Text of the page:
Neil Young with Crazy Horse “Psychedelic Pill” (Reprise)
When Neil Young declares in that high-lonesome warble over a folky acoustic guitar, “Hey now now, hey now now, I'm driftin' back,” he's not just whistling “Alabama.” That's the first line of “Driftin' Back,” which is the epic first song (27 minutes, 36 seconds) on the sprawling, two-disc “Psychedelic Pill,” the first album of new originals Young has recorded with the quintessential California garage band Crazy Horse in nine years.
It also seems like a declaration of his intent to return to the grungy groove and ragged glory of his early days and create an album that stands alongside his first LP with Crazy Horse, the masterful “Everybody Knows This is Nowhere” (1969) and its indelible solo follow-up, “After the Gold Rush.”
The electricity kicks in and so does the entire band on the first chorus of “Driftin' Back,” becoming a mesmerizingly meandering jam as second guitarist Frank “Poncho” Sampedro and the solid, no-frills rhythm section of bassist Billy Talbot and drummer Ralph Molina churn along behind Young's extended, intermittently fuzzed out, distorted and piercing guitar explorations, all reminiscent of long, classic workouts such as “Cowgirl in the Sand” and “Down By the River.”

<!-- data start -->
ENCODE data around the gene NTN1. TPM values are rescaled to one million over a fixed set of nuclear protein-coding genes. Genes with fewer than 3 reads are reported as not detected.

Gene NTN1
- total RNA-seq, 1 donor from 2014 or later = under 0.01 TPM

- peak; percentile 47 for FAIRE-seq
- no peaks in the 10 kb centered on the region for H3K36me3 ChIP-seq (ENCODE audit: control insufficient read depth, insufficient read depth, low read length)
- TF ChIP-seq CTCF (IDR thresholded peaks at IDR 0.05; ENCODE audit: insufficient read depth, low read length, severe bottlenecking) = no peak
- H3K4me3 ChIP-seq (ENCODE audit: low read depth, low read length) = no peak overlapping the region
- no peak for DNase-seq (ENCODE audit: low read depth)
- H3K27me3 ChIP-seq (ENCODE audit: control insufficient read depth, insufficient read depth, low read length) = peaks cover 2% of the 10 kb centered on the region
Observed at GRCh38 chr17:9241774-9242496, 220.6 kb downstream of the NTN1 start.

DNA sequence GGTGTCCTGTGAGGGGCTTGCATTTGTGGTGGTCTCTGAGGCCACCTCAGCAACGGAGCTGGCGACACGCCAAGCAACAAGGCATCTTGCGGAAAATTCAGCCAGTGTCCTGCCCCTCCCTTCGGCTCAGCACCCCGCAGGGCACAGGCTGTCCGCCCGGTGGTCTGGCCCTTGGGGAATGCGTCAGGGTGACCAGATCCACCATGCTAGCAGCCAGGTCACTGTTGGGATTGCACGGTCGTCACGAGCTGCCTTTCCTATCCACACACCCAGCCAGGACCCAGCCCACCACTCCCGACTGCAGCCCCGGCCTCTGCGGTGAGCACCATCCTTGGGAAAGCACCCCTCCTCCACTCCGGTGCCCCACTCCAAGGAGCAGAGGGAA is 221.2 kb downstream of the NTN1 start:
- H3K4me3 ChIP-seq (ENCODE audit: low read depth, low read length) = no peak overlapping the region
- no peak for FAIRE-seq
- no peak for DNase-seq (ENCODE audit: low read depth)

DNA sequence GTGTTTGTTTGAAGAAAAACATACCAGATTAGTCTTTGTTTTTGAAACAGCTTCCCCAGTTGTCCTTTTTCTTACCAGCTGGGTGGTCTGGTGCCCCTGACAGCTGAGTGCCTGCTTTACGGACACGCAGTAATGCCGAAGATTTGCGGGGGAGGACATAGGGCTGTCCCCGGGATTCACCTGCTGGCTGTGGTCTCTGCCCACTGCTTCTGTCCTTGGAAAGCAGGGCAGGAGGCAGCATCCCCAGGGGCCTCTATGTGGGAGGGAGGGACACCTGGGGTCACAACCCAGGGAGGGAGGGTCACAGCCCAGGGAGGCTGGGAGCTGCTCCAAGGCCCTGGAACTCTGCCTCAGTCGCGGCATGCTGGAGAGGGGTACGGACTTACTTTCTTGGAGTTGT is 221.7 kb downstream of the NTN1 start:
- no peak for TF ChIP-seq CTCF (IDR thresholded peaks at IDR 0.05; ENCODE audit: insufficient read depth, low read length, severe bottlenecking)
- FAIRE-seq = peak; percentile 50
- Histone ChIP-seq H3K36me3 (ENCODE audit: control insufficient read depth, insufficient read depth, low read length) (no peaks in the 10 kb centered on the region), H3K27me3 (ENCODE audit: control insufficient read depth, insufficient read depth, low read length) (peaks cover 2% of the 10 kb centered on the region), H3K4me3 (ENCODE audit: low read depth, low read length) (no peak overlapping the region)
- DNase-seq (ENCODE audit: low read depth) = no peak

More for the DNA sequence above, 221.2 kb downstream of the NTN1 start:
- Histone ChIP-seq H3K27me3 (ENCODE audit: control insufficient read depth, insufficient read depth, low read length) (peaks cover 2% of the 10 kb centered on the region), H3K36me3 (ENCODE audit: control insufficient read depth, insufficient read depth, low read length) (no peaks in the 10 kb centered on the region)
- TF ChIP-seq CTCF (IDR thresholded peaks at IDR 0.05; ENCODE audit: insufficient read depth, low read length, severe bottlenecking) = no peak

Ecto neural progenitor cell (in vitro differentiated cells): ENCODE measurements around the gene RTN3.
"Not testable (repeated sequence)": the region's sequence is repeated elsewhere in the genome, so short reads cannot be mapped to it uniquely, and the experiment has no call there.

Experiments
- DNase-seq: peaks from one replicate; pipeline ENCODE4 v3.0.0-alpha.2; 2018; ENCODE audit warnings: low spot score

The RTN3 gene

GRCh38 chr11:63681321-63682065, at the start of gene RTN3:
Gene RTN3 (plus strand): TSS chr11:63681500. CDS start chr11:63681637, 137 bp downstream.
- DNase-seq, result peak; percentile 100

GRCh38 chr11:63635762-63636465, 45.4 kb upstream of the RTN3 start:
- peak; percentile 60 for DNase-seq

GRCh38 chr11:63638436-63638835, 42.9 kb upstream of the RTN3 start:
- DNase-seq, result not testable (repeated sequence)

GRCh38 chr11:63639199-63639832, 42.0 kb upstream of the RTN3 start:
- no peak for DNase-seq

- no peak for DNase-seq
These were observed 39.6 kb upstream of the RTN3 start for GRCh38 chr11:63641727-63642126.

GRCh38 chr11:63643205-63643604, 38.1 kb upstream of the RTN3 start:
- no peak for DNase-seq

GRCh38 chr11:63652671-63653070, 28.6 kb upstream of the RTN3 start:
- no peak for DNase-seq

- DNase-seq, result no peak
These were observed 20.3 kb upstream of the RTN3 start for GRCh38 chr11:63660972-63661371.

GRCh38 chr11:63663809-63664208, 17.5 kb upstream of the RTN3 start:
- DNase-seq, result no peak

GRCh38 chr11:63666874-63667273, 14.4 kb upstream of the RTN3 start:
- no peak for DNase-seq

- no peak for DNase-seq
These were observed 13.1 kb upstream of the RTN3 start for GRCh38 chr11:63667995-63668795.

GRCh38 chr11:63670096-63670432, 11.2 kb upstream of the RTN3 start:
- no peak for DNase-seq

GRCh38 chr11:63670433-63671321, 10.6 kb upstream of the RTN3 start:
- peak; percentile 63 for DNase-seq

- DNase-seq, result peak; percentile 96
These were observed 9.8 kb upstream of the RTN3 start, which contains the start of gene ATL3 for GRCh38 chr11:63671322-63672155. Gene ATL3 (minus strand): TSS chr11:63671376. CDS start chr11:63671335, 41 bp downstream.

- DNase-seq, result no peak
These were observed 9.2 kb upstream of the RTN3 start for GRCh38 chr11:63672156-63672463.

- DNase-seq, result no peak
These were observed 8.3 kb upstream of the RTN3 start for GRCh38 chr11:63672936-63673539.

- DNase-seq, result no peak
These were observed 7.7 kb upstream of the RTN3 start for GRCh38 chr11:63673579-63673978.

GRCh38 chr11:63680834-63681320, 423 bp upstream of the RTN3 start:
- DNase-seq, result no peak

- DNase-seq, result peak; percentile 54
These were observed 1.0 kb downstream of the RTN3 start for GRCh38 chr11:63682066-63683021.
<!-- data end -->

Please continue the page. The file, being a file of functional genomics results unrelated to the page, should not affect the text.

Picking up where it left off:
The title cut is an upbeat rocker all about a party girl lost in the search for a good time and her man's inability to snap her back to reality, with the instruments all strained through the wind-tunnel effects of a '60s-era Leslie speaker.
Then there's the moody 16-minute-plus rock 'n' roll regret of “Ramada Inn,” Young wailing above the din about “things going south” between two jaded lovers who've sought affection elsewhere but still struggle to stay together. “He loves her so,” Young keeps repeating mournfully, and the conflicting emotions are underscored by crashing cymbals and blaring guitars.
“Born in Ontario” is strutting and twangy “Harvest”-style country-rock, “Twisted Road” is a jaunty, mid-tempo tribute to Young's old-time influences (including Dylan, Orbison and a couple of others), “She's Always Dancing” sounds like an emotionally burning moment that could have come from Young's cantankerous “Rust Never Sleeps” period, “For the Love of Man” is a beautiful spiritual from bohemian heaven, and “Walk Like a Giant” lives up to its title, with its roiling, 16-minute guitar tirade, words of defiance, and whistling that embeds itself in the consciousness like the marching theme from “Bridge Over the River Kwai.”
“Psychedelic Pill” more than makes up for the disappointing “Americana,” the Young/Horse reunion album of folk song covers that released just last June.
Still the angry rebel and idiosyncratic artist who hasn't abandoned the hippie dream, Young returns to form with his favorite backing band and the best record he's done in decades.
— Gene Triplett